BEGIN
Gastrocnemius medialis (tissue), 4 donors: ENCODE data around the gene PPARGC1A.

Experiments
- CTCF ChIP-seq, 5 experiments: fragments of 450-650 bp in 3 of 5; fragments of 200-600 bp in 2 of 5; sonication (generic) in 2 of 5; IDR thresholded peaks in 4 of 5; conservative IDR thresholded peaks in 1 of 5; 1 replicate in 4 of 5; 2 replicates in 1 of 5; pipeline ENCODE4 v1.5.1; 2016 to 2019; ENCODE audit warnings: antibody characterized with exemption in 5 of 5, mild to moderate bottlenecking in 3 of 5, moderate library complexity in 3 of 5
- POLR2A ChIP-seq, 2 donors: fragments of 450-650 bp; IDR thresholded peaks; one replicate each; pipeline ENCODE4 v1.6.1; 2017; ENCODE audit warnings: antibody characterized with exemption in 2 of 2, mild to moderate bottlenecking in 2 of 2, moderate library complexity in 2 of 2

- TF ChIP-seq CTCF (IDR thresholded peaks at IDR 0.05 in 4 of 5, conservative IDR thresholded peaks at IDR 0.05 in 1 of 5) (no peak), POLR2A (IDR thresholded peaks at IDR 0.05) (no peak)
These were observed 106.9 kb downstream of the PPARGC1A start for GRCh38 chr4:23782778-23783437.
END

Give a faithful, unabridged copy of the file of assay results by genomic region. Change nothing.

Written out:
Gastrocnemius medialis (tissue), 4 donors: ENCODE data around the gene PPARGC1A.

Experiments
- CTCF ChIP-seq, 5 experiments: fragments of 450-650 bp in 3 of 5; fragments of 200-600 bp in 2 of 5; sonication (generic) in 2 of 5; IDR thresholded peaks in 4 of 5; conservative IDR thresholded peaks in 1 of 5; 1 replicate in 4 of 5; 2 replicates in 1 of 5; pipeline ENCODE4 v1.5.1; 2016 to 2019; ENCODE audit warnings: antibody characterized with exemption in 5 of 5, mild to moderate bottlenecking in 3 of 5, moderate library complexity in 3 of 5
- POLR2A ChIP-seq, 2 donors: fragments of 450-650 bp; IDR thresholded peaks; one replicate each; pipeline ENCODE4 v1.6.1; 2017; ENCODE audit warnings: antibody characterized with exemption in 2 of 2, mild to moderate bottlenecking in 2 of 2, moderate library complexity in 2 of 2

- TF ChIP-seq CTCF (IDR thresholded peaks at IDR 0.05 in 4 of 5, conservative IDR thresholded peaks at IDR 0.05 in 1 of 5) (no peak), POLR2A (IDR thresholded peaks at IDR 0.05) (no peak)
These were observed 106.9 kb downstream of the PPARGC1A start for GRCh38 chr4:23782778-23783437.